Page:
FIELD OF INVENTION
- BACKGROUND OF THE INVENTION
The present invention relates to a system and method for delivering requested information, such as driving directions, to a user's wireless informational device or voice mailbox.
An individual often needs information at times when it is difficult or impossible to access or when the individual is not in a position to record the information. For example, a driver in his car may become lost and need driving directions, or be traveling in an unfamiliar area. Many paper maps do not have sufficient detail for point-to-point navigation. Further, even if the driver contacts a person with the needed directions, the driver would have to record such directions manually or rely on his own memory, either of which can be difficult when the directions are complex. In addition, there is no assurance that the directions are accurate.
- SUMMARY OF THE INVENTION
Accordingly, it would be beneficial to provide a system and method for delivering accurate driving directions to a user's pager or Personal Communication System (“PCS”) digital phone messenger or voice mail system upon request of the user.
In accordance with one embodiment of the present invention, a network-based system is provided to accept navigational endpoints defining the start and end locations for the desired directions as well as accepting pager or voice mail identifying information. The system accesses a mapping database to obtain the desired directions, and then either sends the directions to the user's pager or PCS digital messenger or processes the text based directions using a text-to-voice processor and sends the audio output to the user's voice mailbox.
BRIEF DESCRIPTION OF THE DRAWINGS
Additional features and advantages of the invention will be set forth in the description that follows. It is to be understood that the foregoing general description and the following detailed description are exemplary and explanatory and are intended to provide explanation of the preferred embodiments of the invention defined in the appended claims.
The accompanying drawings, which are incorporated in and constitute a part of this specification, illustrate embodiments of the invention and, together with the following detailed description, serve to explain the objectives, advantages, and principles of the invention.
FIG. 1 is a diagram illustrating one embodiment of the invention in which the desired information is to be sent to a wireless pager;
FIG. 2 is an illustration of an information request page for receiving a user's information request;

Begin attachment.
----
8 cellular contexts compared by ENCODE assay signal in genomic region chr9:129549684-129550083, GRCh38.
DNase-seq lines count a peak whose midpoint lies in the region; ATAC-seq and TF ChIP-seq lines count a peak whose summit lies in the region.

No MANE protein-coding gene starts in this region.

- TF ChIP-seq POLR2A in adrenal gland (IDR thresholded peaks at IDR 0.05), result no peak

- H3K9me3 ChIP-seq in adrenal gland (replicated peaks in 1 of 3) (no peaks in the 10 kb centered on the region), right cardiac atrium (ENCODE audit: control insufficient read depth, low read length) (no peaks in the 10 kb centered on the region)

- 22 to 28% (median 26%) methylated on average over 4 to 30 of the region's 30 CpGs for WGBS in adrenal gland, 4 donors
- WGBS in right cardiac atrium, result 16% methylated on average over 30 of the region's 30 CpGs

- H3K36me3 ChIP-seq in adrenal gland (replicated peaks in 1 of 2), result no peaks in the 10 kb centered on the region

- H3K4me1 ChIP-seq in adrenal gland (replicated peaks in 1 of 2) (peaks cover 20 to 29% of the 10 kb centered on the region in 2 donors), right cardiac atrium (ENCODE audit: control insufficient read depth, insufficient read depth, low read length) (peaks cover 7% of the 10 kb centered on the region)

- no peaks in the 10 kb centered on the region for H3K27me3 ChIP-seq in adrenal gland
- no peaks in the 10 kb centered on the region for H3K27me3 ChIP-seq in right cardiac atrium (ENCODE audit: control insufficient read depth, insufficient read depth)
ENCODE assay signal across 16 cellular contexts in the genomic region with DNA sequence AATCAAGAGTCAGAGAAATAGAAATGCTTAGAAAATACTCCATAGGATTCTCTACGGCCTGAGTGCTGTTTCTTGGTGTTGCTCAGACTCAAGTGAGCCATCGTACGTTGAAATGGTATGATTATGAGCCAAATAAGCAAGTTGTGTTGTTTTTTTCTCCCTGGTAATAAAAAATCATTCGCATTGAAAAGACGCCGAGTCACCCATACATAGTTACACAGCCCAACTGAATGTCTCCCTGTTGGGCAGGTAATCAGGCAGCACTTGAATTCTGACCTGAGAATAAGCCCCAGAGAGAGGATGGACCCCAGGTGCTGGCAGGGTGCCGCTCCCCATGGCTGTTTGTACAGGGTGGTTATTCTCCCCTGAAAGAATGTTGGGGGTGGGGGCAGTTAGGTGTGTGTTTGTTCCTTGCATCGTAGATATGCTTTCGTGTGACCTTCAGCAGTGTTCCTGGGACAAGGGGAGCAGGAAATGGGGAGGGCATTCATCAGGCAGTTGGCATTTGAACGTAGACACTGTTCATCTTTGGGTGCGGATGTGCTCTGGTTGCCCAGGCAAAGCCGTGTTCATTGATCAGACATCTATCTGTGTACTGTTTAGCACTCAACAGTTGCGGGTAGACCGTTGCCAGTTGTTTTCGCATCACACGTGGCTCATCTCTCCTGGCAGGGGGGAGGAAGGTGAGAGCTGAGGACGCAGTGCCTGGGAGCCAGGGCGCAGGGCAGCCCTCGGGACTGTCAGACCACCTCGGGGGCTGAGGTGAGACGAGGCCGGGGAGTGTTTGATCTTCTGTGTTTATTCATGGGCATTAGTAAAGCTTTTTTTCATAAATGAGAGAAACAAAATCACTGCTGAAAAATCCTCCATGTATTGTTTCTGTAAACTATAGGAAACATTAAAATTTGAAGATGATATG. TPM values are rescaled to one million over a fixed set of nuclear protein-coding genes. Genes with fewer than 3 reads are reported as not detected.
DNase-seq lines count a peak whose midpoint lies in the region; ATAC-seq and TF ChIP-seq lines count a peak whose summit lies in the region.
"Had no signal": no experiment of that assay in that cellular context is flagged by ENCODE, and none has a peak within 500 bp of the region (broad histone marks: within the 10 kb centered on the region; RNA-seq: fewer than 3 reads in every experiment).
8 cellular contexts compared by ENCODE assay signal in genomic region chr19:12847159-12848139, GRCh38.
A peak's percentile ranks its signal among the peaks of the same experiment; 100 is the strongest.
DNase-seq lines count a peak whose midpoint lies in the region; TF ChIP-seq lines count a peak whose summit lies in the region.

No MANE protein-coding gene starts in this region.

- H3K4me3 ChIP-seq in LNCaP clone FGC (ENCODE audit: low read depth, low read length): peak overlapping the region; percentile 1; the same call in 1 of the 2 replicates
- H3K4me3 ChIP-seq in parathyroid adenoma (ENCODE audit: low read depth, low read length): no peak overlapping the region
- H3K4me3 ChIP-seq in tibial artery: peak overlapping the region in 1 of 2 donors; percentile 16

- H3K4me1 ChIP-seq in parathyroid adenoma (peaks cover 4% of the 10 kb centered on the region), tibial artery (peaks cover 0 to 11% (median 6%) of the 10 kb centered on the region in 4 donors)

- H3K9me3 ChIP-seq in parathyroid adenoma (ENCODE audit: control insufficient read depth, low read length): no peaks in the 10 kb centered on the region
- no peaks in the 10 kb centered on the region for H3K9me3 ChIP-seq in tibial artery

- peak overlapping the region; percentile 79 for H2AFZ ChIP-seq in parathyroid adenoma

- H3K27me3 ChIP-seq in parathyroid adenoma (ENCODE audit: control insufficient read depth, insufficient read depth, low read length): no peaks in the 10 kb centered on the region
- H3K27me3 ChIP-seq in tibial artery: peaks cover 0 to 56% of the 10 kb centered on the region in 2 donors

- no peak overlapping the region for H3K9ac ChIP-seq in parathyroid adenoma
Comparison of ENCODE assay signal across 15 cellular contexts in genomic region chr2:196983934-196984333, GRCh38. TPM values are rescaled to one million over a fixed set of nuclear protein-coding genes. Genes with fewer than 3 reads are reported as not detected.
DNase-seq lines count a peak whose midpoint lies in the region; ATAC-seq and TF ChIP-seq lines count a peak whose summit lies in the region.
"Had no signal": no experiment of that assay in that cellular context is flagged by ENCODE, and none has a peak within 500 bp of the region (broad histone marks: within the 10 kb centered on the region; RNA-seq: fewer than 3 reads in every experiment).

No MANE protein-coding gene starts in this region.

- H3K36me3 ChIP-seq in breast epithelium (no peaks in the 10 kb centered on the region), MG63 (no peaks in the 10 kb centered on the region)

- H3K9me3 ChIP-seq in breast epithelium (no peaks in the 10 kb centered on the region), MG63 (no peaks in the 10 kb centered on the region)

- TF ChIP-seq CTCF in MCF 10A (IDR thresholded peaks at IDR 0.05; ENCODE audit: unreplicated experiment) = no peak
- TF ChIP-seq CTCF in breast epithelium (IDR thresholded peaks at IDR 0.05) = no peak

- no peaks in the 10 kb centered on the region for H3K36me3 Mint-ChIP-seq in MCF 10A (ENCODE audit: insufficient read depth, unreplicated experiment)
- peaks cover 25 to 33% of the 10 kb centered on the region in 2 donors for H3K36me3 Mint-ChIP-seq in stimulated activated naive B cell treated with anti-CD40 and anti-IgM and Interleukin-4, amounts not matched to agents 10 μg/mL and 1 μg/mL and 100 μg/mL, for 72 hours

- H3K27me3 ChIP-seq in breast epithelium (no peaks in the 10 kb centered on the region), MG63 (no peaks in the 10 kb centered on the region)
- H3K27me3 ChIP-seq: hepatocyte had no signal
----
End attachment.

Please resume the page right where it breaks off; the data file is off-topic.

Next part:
FIG. 3 is a flowchart illustrating a method by which one embodiment of the system accepts and processes requests for information; and
DETAILED DESCRIPTION OF THE PREFERRED EMBODIMENT
FIG. 4 is a diagram illustrating an alternate embodiment of the system wherein the informational device to which the desired information is to be sent to a user's voice mailbox.
Turning to FIG. 1, a system is shown which allows a subscriber to a paging at service 28 to request text based driving directions, which directions are subsequently transmitted and downloaded to his pager 22. In this embodiment, a user requiring directions places a voice call, for example via a cellular phone 24, to a call center 100. The user conveys the starting location and final destination for which directions are required to a call taker and also conveys the identification of the user's paging service 20 or PCS digital phone service and the user's pager ID 22. The call taker subsequently enters this information into an Internet-based system, which generates text formatted directions. The directions are then automatically sent to a network gateway 30 into the user's paging system 28.
The call center 100 is preferably configured to simultaneously accept and distribute multiple voice calls originating from multiple users over a wireless cellular network. In one embodiment, voice-recognition technology or other types of automated systems are used to accept information from the caller. Alternatively, call takers stationed at a plurality of Internet based terminals 10 manually process incoming calls. When a call is received, the call taker accesses an information request screen (discussed below) via the call taker's terminal 10. The request screen is preferably in the form of an HTML document on a web site accessible locally through an Intranet or LAN or remotely through the Internet. Internet accessibility advantageously allows data to be entered from remote locations, and allows callers to enter their own information, if desired.
The web site, which is accessed by the call taker by a network connection, such as an Internet connection 32, is stored on a conventional server 12 running appropriate software, for example, on a Compaq Proliant 6000 hardware platform running Microsoft's Widows NT Server software. Operating system software, such as NT Server, contains preprogrammed software applications by which a server 12 can host an Internet or Intranet web site. Microsoft's Internet Server 4.0 is one such application. The method of configuring a web site is well known in the art.